USS Hornet (CV-8) at Pearl Harbor, Hawaii, following the Halsey-Doolittle Raid, 1942. The ship is painted in Measure 12 (Modified) camouflage with splotches, with Navy Blue 5-N, Sea Blue 5-S, Ocean Gray 5-O and Haze Gray 5-H coloration.

¹ The research vessel R/V Petrel located the wreck of USS Hornet on the sea floor in January 2019. The ship lies at a depth of 5,330 meters (17,487 feet).

© 2019, Bryan R. Swopes

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27 March 1942

North American Aviation B-25B Mitchell 40-2291 at Eglin Field, Florida, March 1942. (U.S. Air Force)

27 March 1942: After three weeks of intensive training at Eglin Field, Florida, twenty-two North American Aviation B-25B Mitchell twin-engine medium bombers of the 34th Bombardment Squadron (Medium), 17th Bombardment Group (Medium), U.S. Army Air Force, under the command of Lieutenant Colonel James Harold Doolittle, completed a two-day, low-level, transcontinental flight, and arrived at the Sacramento Air Depot, McClellan Field, California, for final modifications, repairs and maintenance before an upcoming secret mission: The Halsey-Doolittle Raid.

The B-25 had made its first flight 19 October 1940 with test pilot Vance Breese and engineer Roy Ferren in the cockpit. It was a mid-wing airplane with twin vertical tails and retractable tricycle landing gear. The first 8–10 production airplanes were built with a constant dihedral wing. Testing at Wright Field showed that the airplane had a slight tendency to “Dutch roll” so all B-25s after those were built with a “cranked” wing, using dihedral for the inner wing and anhedral in the wing outboard of the engines. This gave it the bomber’s characteristic “gull wing” appearance. The two vertical stabilizers were also increased in size.

A 34th Bombardment Squadron B-25B Mitchell bomber at Mid-Continent Airlines, Minneapolis, Minnesota, for modifications, January–February 1942. (U.S. Air Force)

The B-25B Mitchell was operated by a crew of five: two pilots, a navigator, bombardier and radio operator/gunner.  It was 53 feet, 0 inch (16.154 meters) long with a wingspan of 67 feet, 7.7 inches (20.617 meters) and overall height of 15 feet, 9 inches (4.801 meters). The The B-25B had an empty weight of 20,000 pounds (9,072 kilograms) and the maximum gross weight was 28,460 pounds (12,909 kilograms).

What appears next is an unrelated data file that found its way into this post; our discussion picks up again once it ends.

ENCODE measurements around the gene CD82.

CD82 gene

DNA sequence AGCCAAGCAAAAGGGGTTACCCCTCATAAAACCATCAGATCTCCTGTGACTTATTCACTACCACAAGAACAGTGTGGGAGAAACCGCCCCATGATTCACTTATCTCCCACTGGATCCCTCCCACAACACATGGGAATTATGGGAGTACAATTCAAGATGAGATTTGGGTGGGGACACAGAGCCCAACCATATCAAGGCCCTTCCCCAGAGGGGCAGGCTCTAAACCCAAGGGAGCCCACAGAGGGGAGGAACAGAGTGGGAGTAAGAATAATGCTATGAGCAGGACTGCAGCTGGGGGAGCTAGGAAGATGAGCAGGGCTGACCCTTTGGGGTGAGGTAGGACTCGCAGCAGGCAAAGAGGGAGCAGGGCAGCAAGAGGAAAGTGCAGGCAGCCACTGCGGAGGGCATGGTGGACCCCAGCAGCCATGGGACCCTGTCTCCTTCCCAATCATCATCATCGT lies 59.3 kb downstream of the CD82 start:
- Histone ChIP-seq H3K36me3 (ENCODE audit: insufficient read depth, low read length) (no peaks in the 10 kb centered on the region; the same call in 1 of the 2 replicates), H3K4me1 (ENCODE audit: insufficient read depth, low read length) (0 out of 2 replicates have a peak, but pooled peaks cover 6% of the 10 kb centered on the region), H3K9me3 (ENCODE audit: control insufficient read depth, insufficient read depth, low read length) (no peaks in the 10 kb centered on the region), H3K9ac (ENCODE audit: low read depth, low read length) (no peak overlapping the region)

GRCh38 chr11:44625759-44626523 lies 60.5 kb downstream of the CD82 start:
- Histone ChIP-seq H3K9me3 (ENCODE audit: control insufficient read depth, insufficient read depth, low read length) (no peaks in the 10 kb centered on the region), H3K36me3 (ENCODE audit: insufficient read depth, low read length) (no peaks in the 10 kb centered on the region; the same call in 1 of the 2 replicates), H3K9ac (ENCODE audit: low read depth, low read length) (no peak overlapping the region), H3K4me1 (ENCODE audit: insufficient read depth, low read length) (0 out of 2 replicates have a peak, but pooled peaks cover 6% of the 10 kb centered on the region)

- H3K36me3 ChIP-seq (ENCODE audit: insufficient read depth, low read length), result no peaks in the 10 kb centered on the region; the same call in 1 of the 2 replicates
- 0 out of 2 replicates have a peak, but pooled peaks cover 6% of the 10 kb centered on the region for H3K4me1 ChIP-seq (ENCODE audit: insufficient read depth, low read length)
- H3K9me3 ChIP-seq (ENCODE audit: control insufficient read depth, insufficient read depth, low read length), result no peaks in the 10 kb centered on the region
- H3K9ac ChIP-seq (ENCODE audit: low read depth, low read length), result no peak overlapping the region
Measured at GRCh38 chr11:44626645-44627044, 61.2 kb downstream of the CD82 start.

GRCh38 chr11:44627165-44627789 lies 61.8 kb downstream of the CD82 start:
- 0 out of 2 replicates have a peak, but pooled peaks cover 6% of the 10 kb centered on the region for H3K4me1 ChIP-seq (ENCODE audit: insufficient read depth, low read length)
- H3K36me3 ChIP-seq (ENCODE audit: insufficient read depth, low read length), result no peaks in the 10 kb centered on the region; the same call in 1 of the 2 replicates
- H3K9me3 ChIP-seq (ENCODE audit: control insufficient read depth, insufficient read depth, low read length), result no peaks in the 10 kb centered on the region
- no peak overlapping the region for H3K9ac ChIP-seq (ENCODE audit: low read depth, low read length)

The B-25B was powered by two air-cooled, supercharged, 2,603.737-cubic-inch-displacement (42.668 liter) Wright Aeronautical Division Cyclone 14 GR2600B665 (R-2600-9) two-row 14-cylinder radial engines with a compression ratio of 6.9:1. The engines had a Normal Power rating of 1,500 horsepower at 2,400 r.p.m., and 1,700 horsepower at 2,600 r.p.m. for takeoff, burning 100-octane gasoline. These engines (also commonly called “Twin Cyclone”) drove three-bladed Hamilton Standard Hydromatic variable-pitch propellers through 16:9 gear reduction. The R-2600-9 was 5 feet, 3.1 inches (1.603 meters) long and 4 feet, 6.26 inches (1.378 meters) in diameter. It weighed 1,980 pounds (898 kilograms).

“On a low level training mission early in 1942 B-25 40-2297 would be airplane number 14 for the Doolittle Raid on Tokyo — This image was taken before the modification to the troublesome ventral turret. Pilot Major J.A. Hilger, Co-Pilot 2nd Lt. Jack A. Sims, Navigator 2nd Lt. James H. Macie, Jr., Bombardier S/Sgt. Jacob Eierman, Engineer/Gunner S/Sgt. Edwin V. Bain” —HISTORYNET

The medium bomber had a maximum speed of 322 miles per hour (518 kilometers per hour) at 15,000 feet (4,572 meters) and a service ceiling of 30,000 feet (9,144 meters).

It could carry a 3,000 pound (1,361 kilograms) bomb load 2,000 miles (3,219 kilometers). Defensive armament consisted of a single Browning M2 .30-caliber machine gun mounted in the nose, two Browning M2 .50-caliber machine guns in a power dorsal turret, and two more .50s in a retractable ventral turret. (The lower turrets were removed from all of the Doolittle B-25s.)

North American Aviation, Inc., built 9,816 B-25s at Inglewood, California, and Kansas City, Kansas. 120 of these were B-25Bs.

North American Aviation B-25 Mitchell medium bombers being assembled at the Kansas City bomber plant, October 1942. (Alfred T. Palmer, Office of War Information)

© 2017, Bryan R. Swopes